Blomley completed a Bachelor of Fine Arts (Painting) at the Victorian College of the Arts in 2020, and is currently completing Honours Fine Art (Honours) at Monash University. In 2018, he was awarded the Maude Glover Fleay Scholarship. Blomley also has a collaborative practice with Clara Joyce; together they run NWEB, a curatorial project with an adaptive methodology interested in the potential of collaboration and organisation.

   Artist’s website


Jasper Jordan-Lang is a Melbourne-based artist working across various media, primarily sculpture and film.
    His work interrogates the urban landscape through a speculative lens, imagining a collapse of distinction between past, present, and future. A process which begins with walking, observation, and documentation, quickly devolves into a web-like world of urban mythmaking, local history, and apocrypha.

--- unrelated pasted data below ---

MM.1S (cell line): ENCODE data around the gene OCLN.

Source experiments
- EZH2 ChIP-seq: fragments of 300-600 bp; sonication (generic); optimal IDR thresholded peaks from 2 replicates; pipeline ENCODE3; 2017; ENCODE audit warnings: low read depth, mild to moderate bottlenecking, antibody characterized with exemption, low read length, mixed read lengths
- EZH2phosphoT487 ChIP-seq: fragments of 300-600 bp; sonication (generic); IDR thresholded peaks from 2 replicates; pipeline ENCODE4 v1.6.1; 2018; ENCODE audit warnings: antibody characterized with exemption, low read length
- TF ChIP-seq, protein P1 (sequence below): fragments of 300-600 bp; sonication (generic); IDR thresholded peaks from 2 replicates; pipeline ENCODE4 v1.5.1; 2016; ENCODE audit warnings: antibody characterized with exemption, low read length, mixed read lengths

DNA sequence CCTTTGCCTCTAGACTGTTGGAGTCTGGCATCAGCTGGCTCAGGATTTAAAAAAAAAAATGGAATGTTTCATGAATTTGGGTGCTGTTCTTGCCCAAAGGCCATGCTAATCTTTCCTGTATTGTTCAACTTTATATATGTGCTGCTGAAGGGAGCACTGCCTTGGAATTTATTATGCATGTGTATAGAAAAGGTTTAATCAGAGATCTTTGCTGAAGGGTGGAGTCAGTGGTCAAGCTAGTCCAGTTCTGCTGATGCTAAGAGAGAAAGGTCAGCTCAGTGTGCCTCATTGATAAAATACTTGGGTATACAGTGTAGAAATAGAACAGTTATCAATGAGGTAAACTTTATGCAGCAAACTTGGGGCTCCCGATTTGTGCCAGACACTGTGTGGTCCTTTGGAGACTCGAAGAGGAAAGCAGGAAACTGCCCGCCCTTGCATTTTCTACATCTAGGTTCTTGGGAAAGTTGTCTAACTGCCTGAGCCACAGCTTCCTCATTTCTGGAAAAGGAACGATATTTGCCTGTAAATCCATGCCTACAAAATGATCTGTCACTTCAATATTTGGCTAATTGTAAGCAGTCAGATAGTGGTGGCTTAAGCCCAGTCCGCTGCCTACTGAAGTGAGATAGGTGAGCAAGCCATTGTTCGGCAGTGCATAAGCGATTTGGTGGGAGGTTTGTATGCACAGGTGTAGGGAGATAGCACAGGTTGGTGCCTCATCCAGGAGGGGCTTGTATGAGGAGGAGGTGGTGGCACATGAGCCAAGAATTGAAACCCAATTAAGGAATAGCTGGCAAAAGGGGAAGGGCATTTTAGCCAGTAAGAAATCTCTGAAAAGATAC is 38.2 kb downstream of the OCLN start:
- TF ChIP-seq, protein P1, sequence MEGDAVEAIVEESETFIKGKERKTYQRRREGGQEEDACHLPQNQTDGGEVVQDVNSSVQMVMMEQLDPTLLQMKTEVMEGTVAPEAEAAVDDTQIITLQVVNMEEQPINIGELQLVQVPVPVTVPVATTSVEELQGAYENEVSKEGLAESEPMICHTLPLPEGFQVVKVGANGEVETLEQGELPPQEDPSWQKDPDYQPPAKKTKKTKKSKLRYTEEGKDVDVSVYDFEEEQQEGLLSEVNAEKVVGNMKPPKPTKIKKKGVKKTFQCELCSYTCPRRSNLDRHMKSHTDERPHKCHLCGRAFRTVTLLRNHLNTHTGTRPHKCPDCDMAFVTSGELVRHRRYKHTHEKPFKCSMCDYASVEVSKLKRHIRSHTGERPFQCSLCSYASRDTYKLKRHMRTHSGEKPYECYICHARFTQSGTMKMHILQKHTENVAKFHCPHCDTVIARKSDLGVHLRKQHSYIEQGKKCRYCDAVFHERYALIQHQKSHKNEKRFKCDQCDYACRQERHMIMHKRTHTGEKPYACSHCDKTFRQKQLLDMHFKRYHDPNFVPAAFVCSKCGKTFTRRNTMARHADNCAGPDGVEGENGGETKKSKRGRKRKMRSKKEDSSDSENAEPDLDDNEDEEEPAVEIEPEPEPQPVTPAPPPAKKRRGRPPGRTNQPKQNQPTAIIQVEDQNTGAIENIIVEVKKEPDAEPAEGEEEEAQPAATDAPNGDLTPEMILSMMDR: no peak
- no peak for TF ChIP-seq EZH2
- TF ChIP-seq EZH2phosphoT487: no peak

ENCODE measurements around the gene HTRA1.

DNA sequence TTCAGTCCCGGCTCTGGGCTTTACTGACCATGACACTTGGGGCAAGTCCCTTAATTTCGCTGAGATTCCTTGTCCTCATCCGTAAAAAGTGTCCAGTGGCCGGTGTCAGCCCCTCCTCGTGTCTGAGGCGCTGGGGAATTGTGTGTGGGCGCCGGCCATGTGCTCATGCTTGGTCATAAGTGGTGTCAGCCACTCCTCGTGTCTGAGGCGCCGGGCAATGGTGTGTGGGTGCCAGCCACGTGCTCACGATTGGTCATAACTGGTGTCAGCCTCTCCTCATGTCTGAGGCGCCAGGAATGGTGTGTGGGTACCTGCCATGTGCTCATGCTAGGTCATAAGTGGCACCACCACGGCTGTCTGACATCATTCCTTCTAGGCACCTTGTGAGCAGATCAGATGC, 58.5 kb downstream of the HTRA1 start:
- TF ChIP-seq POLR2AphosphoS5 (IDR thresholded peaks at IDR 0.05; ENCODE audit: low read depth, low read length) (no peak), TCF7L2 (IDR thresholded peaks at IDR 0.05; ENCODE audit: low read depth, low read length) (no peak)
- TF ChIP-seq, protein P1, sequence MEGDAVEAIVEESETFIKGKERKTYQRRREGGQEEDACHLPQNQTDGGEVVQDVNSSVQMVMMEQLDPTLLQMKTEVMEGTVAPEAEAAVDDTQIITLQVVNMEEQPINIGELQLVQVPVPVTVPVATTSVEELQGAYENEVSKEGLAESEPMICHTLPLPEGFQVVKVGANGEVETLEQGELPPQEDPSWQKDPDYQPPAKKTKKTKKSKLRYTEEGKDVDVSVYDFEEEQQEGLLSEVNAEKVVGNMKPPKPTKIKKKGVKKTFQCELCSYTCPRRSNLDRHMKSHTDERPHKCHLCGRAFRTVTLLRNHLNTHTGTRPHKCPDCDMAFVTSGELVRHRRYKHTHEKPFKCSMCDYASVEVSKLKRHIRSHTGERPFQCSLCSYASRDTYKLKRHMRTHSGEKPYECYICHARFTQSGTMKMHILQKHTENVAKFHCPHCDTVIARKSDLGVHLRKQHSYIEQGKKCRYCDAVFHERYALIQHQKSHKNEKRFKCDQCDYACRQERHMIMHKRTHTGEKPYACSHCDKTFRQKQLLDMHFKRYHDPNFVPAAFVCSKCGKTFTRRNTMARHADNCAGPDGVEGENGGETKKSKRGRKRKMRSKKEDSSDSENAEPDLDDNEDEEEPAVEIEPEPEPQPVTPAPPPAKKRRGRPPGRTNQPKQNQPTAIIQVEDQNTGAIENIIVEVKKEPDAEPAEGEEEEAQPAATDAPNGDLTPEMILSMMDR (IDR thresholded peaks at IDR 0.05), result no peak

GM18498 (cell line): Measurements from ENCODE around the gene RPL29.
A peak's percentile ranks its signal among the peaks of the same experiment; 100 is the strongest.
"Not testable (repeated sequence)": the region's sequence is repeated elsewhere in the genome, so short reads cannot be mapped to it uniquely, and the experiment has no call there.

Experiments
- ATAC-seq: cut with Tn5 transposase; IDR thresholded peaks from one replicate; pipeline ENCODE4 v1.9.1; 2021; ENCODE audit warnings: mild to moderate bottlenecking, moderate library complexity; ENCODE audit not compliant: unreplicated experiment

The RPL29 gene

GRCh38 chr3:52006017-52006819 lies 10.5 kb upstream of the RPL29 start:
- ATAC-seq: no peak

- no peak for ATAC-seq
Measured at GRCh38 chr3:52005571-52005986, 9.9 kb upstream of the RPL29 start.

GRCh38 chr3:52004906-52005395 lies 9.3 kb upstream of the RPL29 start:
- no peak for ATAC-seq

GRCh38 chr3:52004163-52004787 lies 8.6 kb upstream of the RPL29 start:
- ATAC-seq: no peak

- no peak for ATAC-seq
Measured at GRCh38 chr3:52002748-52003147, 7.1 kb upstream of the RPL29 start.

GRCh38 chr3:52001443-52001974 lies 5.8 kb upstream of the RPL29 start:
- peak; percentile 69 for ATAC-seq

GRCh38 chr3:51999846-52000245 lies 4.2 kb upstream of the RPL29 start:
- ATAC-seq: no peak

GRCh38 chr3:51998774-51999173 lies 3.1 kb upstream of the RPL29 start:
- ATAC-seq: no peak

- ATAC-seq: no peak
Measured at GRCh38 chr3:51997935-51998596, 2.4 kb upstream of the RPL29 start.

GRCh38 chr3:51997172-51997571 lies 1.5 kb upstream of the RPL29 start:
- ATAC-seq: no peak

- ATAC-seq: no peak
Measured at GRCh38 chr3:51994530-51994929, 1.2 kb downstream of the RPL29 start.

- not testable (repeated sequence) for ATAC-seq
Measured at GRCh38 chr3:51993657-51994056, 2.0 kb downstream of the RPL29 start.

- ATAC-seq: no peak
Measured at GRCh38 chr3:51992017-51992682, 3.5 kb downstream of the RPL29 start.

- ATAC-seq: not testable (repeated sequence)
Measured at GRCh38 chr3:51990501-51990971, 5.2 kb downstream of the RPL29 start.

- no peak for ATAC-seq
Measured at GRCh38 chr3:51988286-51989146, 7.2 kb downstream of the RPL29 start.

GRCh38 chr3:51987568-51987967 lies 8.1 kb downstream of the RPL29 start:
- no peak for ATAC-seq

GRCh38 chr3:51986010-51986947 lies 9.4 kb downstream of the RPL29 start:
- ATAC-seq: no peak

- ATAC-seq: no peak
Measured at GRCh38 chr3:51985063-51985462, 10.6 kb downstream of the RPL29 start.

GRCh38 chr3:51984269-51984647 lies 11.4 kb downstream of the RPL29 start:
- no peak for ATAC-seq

Focussing on aspects of the urban environment such as indexical, transitory marks, as well as infrastructural and utilitarian textures, Jordan-Lang highlights the inherent strangeness of the everyday and the connection of the physical to the imagined, the real to the fictious. Subculture, rumours, and physical clues in the public domain are thus a blank canvas for non-specific, implied narrative. Within this, details of his immediate surroundings are re-interpreted as out of place artefacts in an imagined future.
    Jordan-Lang’s work is held in numerous private collections in Australia.